So, whatever excitement I had that morning heading to the airport was understandably dampened. Oh, and I still had to get to the hotel and check in, still get Canadian currency, still go and get something to eat, still get some basic groceries for tonight before turning in, and maybe get some sort of a run in before the last one. I was hoping to do my traditional Stanley Park seawall scouting run after arriving, but with all this it was going to have to wait for tomorrow.
I was exhausted. I still got out and ran about 1.4mi before getting dinner and groceries. Running at sea level in cooler climes definitely felt much easier, even though the trails and park were super busy because (if you didn’t know) it had been raining for the last month straight in Vancouver and the weather had finally cleared today. People were definitely happy to be outside, at least.
Yesterday I did some more bag searching first thing, and fortunately found that my keys were hiding in a compartment I had checked earlier. So that crisis was averted.
I got out for morning coffee and breakfast, waited out some abundant sunshine before some clouds returned, then headed out in mid-afternoon for the seawall run. A sizable portion of the seawall had been closed for months due to storm damage in January, and it had JUST re-opened fully the day I arrived. So, lucky me.
I stopped along the way and took a ton of pictures (by request back home) on a very easy 7mi+ run, and am actually a bit sore. I had managed to keep my run streak going up until my flight (it’s now at 59 days), but it may be time to end it today so I get some extra rest.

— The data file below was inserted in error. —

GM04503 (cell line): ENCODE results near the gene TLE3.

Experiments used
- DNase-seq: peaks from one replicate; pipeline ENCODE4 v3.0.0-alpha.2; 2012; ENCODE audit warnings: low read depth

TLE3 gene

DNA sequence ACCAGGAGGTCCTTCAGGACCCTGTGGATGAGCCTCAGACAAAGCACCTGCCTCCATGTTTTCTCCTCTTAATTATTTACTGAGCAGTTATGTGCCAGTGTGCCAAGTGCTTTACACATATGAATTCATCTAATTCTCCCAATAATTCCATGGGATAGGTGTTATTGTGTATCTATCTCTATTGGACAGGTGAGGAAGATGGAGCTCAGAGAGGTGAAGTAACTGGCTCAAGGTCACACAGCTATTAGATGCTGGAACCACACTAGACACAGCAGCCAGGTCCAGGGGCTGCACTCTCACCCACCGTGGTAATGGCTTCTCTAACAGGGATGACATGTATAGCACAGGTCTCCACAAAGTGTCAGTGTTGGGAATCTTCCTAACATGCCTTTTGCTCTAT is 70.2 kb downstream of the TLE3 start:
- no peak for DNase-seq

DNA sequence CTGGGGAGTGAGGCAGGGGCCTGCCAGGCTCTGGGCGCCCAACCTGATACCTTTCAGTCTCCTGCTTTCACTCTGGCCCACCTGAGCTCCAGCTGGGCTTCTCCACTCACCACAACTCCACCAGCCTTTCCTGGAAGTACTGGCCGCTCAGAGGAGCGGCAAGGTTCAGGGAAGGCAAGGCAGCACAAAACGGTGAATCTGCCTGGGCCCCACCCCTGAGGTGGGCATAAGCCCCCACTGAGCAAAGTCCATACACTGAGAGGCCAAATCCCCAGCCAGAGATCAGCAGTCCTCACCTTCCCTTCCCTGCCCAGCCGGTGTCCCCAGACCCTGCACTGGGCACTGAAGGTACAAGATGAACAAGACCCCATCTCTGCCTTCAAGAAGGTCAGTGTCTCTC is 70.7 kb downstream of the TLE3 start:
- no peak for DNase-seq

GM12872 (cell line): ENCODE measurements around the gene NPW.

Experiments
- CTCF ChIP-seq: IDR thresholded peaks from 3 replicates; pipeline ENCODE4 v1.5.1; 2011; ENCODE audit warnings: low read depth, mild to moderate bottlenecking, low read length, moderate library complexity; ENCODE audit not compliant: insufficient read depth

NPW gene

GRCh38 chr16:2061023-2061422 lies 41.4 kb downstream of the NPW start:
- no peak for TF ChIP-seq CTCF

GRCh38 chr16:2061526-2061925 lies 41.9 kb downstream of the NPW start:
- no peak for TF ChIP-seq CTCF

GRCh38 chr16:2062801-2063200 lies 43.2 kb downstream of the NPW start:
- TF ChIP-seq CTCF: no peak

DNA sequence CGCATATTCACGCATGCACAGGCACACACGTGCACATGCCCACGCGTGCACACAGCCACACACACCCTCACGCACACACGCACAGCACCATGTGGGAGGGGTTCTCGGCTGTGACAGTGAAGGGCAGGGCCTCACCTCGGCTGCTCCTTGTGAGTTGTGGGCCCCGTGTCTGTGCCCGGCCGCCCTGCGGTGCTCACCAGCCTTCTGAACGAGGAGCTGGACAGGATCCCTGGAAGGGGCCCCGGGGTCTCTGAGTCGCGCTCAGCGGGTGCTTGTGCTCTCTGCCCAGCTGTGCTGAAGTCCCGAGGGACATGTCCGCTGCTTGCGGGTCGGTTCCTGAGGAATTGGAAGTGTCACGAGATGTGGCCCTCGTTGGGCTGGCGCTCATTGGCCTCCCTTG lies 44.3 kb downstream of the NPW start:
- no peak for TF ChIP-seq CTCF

This morning I finally got the news that the Covid test was negative, clearing the final hurdle for this race… well, aside from weary legs. I’ve mostly rested this last couple weeks, but true to form, Vancouver has required quite a bit of walking.
Garmin’s a lot better at tracking my Vancouver walking than my old Fitbit was the last time I was here, and yesterday alone I walked over 7 miles, not including my easy run around the seawall. Over 14 miles total! Much of the walking was out of necessity: To get to the store for necessities or to key eating spots I had to walk over a mile one way. I’m taking it easy however much I can on these walks, but it’s still time on my feet.
I’m fortunate this morning to have found a good coffee spot open early only 4 blocks from my hotel, plus there is a coffee place right next to my hotel (which is alright) for tomorrow morning. I can venture about 20-30 feet in steady rain much better than a mile or so.
Good thing too (and this may help with compelling me to rest) that tomorrow morning it’s supposed to rain somewhat heavy, so I won’t want to be outside at all until that’s done. There are a couple of okay dining spots near the hotel, so once I finish business at the expo I’ll probably stay close to base until Sunday morning’s marathon.
Runalyze’s numbers on my training and fitness have settled the last couple weeks, and now I’m thinking I’ll just run this marathon out and not worry so much about goal times. Training went okay at best, with some clear base training gaps I want to work on filling in this summer (whether I run another marathon in the fall or not). Though I did a good portion of what I wanted to do in training, I left a lot on the table, as my body just couldn’t do much more than I ended up doing. But I also learned a lot in the process, and have a much stronger idea of how to get it done sustainably next time.
If I have one actual regret, it’s that I wish I thought to bring more Tissue Rejuvenator than I ended up bringing.